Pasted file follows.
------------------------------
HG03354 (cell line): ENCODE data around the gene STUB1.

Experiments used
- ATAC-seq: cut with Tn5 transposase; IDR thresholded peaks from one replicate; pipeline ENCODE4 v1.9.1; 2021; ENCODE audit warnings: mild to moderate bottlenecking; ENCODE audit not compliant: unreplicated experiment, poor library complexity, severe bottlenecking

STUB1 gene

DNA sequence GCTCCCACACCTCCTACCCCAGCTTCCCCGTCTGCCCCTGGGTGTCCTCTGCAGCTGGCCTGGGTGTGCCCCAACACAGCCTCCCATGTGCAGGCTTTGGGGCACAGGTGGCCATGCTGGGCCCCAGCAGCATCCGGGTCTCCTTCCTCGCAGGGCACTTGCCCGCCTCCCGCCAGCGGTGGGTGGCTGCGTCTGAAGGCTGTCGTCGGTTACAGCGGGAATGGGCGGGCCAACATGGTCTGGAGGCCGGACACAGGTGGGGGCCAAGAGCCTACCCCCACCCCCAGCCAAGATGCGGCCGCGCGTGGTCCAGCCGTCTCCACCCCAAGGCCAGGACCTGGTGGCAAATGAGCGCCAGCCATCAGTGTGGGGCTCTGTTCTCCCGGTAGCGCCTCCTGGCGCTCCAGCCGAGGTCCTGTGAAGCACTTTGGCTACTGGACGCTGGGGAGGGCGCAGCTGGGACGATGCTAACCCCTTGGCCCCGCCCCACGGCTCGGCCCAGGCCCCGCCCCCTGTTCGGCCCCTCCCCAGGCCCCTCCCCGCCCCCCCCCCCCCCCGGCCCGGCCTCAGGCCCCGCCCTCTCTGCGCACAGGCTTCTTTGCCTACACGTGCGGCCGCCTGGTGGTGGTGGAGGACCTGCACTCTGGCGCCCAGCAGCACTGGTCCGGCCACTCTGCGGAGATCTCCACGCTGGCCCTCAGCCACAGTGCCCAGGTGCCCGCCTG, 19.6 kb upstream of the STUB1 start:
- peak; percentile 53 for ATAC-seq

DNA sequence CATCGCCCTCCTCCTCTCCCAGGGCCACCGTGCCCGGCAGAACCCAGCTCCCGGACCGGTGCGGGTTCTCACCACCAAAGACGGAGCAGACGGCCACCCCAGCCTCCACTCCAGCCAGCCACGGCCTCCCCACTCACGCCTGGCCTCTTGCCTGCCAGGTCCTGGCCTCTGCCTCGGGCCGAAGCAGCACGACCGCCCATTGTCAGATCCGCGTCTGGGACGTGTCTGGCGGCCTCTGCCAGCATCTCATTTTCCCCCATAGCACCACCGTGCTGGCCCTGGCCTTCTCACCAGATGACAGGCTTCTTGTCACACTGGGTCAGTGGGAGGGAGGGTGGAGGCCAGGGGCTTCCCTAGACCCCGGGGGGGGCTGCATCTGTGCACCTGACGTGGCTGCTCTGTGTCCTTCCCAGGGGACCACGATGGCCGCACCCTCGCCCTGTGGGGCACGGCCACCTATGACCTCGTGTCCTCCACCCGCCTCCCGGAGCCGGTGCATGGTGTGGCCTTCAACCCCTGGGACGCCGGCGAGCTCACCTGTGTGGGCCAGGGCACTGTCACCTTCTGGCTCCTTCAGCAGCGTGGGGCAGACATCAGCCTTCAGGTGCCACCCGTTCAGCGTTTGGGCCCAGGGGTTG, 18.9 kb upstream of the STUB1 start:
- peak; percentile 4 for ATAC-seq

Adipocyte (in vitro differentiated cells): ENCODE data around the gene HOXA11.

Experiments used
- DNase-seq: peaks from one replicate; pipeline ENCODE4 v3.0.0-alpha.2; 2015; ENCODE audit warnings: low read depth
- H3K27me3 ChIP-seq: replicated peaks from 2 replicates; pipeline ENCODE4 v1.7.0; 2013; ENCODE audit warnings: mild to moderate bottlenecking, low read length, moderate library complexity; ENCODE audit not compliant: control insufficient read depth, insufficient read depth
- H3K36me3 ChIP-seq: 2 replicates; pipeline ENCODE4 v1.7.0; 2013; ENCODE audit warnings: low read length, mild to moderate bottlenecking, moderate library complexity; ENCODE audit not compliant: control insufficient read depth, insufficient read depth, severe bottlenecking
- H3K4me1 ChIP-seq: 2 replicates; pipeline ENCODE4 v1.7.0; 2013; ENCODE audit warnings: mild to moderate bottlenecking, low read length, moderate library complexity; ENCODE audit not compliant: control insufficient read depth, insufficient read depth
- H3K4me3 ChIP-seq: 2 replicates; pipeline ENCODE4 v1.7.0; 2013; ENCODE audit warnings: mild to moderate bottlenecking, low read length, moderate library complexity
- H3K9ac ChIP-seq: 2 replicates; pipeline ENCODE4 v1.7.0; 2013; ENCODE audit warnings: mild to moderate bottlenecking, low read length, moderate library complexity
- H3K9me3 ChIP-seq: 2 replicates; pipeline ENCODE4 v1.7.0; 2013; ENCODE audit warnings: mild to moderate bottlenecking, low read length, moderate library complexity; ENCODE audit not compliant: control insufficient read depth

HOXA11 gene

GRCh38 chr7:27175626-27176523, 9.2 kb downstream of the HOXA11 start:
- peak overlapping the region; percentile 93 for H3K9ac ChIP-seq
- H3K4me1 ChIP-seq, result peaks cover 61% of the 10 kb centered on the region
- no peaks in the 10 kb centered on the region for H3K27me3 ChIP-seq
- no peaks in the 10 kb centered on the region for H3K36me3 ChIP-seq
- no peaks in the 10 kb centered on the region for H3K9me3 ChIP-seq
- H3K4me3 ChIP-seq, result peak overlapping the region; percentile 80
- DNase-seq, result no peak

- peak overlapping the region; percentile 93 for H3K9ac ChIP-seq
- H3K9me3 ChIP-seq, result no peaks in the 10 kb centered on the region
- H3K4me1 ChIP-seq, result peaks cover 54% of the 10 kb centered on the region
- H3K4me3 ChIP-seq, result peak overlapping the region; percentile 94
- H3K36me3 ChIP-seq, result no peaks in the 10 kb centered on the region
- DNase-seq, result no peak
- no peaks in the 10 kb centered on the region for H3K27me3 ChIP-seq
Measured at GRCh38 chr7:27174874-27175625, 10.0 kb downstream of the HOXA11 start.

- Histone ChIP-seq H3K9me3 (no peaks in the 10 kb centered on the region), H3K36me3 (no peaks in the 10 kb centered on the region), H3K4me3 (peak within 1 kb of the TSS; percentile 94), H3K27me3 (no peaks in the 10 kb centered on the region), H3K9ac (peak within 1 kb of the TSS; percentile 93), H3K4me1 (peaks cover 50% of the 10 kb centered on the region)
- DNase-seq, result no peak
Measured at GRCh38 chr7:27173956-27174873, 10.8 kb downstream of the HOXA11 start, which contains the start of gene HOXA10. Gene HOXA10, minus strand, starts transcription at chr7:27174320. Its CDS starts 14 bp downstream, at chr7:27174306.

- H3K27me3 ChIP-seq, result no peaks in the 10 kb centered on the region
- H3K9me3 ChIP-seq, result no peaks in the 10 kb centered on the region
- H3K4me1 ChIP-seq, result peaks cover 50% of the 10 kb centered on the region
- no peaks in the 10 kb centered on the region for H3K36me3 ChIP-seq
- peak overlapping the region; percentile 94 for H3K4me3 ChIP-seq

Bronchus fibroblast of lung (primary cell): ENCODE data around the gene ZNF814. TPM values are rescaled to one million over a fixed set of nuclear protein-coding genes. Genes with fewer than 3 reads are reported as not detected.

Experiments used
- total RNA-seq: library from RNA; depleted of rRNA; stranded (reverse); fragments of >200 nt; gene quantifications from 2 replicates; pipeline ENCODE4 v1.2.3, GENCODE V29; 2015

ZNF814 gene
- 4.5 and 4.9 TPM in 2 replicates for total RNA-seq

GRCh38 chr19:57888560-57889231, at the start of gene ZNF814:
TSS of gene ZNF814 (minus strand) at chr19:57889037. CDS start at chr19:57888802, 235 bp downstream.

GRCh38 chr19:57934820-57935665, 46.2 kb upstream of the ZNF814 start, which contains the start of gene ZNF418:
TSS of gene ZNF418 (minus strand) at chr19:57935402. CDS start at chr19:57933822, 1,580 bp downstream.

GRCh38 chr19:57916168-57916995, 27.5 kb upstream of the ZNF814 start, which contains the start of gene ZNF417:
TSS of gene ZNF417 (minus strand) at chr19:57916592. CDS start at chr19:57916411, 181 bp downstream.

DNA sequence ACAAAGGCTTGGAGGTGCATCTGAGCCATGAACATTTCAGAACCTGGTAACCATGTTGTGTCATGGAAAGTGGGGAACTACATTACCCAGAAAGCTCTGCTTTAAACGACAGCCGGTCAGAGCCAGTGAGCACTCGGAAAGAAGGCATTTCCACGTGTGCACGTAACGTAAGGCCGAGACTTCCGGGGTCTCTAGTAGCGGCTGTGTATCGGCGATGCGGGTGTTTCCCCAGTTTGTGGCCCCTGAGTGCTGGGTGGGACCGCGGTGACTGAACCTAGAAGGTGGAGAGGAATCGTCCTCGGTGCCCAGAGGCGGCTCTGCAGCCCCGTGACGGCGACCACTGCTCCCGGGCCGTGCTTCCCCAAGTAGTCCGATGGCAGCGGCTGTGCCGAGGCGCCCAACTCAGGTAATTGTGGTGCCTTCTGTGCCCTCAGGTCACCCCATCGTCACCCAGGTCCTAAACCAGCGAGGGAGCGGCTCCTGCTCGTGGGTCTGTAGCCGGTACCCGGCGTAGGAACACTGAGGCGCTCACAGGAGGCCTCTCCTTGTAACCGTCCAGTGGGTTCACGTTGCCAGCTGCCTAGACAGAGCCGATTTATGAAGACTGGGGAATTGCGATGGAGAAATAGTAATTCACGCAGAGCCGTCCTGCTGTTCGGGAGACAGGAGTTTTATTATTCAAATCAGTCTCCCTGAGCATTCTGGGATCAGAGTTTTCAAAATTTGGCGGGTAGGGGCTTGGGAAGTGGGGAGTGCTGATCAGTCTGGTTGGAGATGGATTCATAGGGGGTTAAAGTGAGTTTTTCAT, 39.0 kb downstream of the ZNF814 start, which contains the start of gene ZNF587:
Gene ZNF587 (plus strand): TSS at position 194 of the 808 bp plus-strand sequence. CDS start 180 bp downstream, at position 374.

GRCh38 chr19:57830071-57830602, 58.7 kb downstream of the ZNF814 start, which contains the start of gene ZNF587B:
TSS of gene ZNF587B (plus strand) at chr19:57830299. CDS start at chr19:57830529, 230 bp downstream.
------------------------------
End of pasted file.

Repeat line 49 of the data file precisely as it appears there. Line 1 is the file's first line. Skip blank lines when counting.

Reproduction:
TSS of gene ZNF814 (minus strand) at chr19:57889037. CDS start at chr19:57888802, 235 bp downstream.